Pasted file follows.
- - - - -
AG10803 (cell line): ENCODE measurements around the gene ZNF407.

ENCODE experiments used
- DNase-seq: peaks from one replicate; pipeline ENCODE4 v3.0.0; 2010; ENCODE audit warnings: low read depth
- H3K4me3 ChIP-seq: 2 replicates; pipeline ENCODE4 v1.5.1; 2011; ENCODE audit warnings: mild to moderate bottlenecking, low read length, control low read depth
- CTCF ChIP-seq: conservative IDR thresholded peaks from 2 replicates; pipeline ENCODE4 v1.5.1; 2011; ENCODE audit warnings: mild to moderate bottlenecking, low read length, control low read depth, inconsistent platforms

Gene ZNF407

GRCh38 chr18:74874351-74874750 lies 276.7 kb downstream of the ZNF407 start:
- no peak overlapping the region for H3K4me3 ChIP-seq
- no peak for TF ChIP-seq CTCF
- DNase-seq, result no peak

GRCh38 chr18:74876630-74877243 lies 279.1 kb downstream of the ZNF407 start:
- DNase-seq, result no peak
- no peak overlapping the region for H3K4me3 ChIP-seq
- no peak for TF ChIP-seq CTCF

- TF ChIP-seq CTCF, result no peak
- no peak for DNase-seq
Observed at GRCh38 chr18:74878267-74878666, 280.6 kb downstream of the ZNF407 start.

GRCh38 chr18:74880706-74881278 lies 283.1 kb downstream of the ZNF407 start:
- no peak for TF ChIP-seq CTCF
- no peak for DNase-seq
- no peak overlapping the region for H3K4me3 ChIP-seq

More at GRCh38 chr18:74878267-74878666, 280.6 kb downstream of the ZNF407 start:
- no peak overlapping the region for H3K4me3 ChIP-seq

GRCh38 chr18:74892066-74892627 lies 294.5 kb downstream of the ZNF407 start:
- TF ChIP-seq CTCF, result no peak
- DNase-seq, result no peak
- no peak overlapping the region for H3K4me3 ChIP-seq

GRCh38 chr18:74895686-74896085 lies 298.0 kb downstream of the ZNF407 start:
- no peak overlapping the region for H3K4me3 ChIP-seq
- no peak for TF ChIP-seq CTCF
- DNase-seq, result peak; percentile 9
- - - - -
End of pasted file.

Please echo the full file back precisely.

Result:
AG10803 (cell line): ENCODE measurements around the gene ZNF407.

ENCODE experiments used
- DNase-seq: peaks from one replicate; pipeline ENCODE4 v3.0.0; 2010; ENCODE audit warnings: low read depth
- H3K4me3 ChIP-seq: 2 replicates; pipeline ENCODE4 v1.5.1; 2011; ENCODE audit warnings: mild to moderate bottlenecking, low read length, control low read depth
- CTCF ChIP-seq: conservative IDR thresholded peaks from 2 replicates; pipeline ENCODE4 v1.5.1; 2011; ENCODE audit warnings: mild to moderate bottlenecking, low read length, control low read depth, inconsistent platforms

Gene ZNF407

GRCh38 chr18:74874351-74874750 lies 276.7 kb downstream of the ZNF407 start:
- no peak overlapping the region for H3K4me3 ChIP-seq
- no peak for TF ChIP-seq CTCF
- DNase-seq, result no peak

GRCh38 chr18:74876630-74877243 lies 279.1 kb downstream of the ZNF407 start:
- DNase-seq, result no peak
- no peak overlapping the region for H3K4me3 ChIP-seq
- no peak for TF ChIP-seq CTCF

- TF ChIP-seq CTCF, result no peak
- no peak for DNase-seq
Observed at GRCh38 chr18:74878267-74878666, 280.6 kb downstream of the ZNF407 start.

GRCh38 chr18:74880706-74881278 lies 283.1 kb downstream of the ZNF407 start:
- no peak for TF ChIP-seq CTCF
- no peak for DNase-seq
- no peak overlapping the region for H3K4me3 ChIP-seq

More at GRCh38 chr18:74878267-74878666, 280.6 kb downstream of the ZNF407 start:
- no peak overlapping the region for H3K4me3 ChIP-seq

GRCh38 chr18:74892066-74892627 lies 294.5 kb downstream of the ZNF407 start:
- TF ChIP-seq CTCF, result no peak
- DNase-seq, result no peak
- no peak overlapping the region for H3K4me3 ChIP-seq

GRCh38 chr18:74895686-74896085 lies 298.0 kb downstream of the ZNF407 start:
- no peak overlapping the region for H3K4me3 ChIP-seq
- no peak for TF ChIP-seq CTCF
- DNase-seq, result peak; percentile 9